It is not the form in which deed is clothed, but the nature of transaction, which is decisive #indianlaws


A document, as is well known, must be read in its entirety. When character of a document is in question, although the heading thereof would not be conclusive, it plays a significant role. Intention of the parties must be gathered from the document itself but therefor circumstances attending thereto would also be relevant; particularly when the relationship between the parties is in question. For the said purpose, it is essential that all parts of the deed should be read in their entirety. In the instant case, the document in question had a condition that the amount mentioned when paid back within five years from the date of execution, the property would be returned and in the event of failure, the no right to claim back will exist. 

Transaction in minor’s name contravening Guardianship Act, 1956 and also without any legal necessity is voidable #indianlaws


Section 7 of the Limitation Act makes it clear that when one of several persons who are jointly entitled to institute a suit or make an application for the execution of the decree and a discharge can be given without the concurrence of such person, time will run against all of them but when no such discharge can be given, time will not run against all of them until one of them becomes capable of giving discharge. Further, as per Explanation 2 of Section 7, the manager of a Hindu undivided family governed by Mitakshara law shall be deemed to be capable of giving a discharge without concurrence of other members of family only if he is in management of the joint family property. In the present case, Plaintiffs 3 to 5 though majors as on the date of institution of suit would not fall under Explanation 2 of Section 7 of the Limitation Act as they were not the manager or Karta of the joint family. The suit was held to be as instituted well within three years of limitation from the date of attaining majority as envisaged under Article 60 of the Act.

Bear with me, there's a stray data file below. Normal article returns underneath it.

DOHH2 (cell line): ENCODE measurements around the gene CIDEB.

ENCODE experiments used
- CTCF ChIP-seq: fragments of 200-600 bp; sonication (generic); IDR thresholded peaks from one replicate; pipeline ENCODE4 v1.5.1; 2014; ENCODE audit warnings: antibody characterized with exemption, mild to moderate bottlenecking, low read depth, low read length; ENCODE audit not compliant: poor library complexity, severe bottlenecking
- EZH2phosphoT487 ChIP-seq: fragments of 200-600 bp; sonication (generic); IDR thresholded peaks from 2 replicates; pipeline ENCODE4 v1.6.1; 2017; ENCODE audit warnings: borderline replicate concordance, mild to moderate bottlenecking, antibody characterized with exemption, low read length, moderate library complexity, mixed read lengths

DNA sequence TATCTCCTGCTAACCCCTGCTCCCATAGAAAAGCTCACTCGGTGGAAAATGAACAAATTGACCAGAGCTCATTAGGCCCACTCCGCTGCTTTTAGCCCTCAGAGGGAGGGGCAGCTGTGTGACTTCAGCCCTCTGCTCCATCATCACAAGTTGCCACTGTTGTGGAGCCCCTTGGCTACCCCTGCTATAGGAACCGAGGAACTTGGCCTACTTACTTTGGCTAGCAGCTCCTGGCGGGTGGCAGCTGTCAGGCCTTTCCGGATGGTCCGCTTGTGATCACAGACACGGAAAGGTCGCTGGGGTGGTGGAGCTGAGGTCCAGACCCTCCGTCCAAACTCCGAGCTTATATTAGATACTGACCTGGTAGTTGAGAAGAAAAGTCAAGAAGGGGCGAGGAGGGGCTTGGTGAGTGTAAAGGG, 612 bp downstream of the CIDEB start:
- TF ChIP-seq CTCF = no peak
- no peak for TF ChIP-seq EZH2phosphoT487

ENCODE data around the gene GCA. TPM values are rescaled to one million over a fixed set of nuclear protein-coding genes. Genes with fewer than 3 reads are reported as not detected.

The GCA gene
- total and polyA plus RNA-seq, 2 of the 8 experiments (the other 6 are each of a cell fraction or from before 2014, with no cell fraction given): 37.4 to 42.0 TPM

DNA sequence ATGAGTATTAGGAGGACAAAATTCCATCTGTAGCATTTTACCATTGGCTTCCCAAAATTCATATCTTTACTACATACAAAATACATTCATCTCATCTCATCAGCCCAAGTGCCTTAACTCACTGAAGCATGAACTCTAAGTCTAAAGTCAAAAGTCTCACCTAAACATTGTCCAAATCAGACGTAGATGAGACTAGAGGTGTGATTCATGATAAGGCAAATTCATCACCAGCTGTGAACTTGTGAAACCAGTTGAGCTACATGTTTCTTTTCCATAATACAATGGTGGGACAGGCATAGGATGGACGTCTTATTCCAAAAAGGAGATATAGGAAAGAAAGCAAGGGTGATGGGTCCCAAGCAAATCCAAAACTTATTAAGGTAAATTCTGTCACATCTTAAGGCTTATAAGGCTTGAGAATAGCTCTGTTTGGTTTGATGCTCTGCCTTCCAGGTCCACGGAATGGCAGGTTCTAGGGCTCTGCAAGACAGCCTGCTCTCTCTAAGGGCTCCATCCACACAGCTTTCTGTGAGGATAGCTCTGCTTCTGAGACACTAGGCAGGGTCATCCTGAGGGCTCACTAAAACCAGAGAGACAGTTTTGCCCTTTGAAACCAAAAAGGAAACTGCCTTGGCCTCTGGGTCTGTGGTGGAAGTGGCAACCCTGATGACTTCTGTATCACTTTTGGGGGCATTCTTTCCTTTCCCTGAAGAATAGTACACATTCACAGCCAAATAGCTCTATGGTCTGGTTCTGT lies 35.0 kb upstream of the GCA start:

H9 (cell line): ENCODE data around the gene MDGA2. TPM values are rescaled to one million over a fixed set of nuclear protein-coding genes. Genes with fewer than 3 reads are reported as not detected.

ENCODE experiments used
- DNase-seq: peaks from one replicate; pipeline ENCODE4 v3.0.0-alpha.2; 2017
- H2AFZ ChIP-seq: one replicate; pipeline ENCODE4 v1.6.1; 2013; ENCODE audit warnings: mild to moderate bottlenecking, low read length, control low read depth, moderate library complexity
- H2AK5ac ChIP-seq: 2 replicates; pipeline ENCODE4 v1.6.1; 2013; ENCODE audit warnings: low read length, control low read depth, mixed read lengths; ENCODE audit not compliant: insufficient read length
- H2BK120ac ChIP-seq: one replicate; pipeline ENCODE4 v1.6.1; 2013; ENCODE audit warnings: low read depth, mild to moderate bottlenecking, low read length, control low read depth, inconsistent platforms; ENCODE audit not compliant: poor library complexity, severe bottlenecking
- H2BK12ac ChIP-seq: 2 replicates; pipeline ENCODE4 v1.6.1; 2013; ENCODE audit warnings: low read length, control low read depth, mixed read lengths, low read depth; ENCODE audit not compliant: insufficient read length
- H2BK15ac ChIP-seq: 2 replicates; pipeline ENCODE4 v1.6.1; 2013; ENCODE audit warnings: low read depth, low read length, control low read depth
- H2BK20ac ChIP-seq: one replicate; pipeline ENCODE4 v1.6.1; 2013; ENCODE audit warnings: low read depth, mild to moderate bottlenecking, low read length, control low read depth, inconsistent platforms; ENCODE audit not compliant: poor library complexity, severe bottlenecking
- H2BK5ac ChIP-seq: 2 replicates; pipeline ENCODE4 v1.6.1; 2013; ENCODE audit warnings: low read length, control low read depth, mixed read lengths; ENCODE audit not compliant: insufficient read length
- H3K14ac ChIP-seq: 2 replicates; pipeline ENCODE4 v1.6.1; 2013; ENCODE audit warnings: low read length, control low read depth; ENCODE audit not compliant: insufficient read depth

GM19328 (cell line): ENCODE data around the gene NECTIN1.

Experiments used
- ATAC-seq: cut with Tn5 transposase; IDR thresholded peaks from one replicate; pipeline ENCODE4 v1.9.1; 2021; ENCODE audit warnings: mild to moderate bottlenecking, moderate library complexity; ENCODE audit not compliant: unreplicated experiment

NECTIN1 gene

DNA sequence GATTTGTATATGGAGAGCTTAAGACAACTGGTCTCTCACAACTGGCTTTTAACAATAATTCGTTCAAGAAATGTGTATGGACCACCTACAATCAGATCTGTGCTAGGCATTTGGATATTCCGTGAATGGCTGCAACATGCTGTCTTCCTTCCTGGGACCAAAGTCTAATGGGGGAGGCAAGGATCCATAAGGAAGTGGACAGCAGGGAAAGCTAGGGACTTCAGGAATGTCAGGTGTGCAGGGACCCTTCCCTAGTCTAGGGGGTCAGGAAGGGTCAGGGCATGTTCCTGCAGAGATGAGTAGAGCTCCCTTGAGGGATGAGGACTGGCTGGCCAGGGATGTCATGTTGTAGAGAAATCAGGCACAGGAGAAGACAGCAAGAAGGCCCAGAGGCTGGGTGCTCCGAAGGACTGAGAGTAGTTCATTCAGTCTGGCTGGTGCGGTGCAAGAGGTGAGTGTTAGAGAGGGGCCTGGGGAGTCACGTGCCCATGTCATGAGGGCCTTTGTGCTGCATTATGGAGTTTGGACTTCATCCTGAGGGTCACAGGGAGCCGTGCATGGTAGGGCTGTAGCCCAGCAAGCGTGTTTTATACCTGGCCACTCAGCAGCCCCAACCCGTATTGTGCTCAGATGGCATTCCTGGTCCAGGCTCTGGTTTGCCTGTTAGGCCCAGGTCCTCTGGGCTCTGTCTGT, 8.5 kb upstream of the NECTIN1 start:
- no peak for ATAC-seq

Apex Court interprets the term ‘First Learns’ under Limitation Act#indianlaws


The Hon’ble Supreme Court has interpreted the meaning of the term “first learns” as provided under Article 91(a) of the Limitation Act, 1963 and held that the provision of Article 91 (a) of the Limitation Act demands two things: First, knowledge on the part of the plaintiff; and second, the relevant fact is within his peculiar knowledge. The term “first learns” places a burden of knowledge which is rather specific in nature. Thus, the knowledge must be of the identity of a specific person in whose possession the bonds are and that he acquired the possession of the said bonds under an arrangement, which in law would constitute wrongful conversion.

Section 9A CPC as introduced by Maharashtra Amendment Act will prevail over Section 9 CPC


Section 9A provides a self-contained scheme with a non-obstante clause which mandates the court to follow the provision and at the same time is a complete departure from the provisions contained in Order XIV Rule 2 CPC. 

The courts should not adopt an injustice-oriented approach in rejecting the application for condonation of delay #indianaws


The Court observed that rules of Limitation are not meant to destroy the rights of the parties rather the idea is that every legal remedy must be kept alive for a legislatively fixed period of time.

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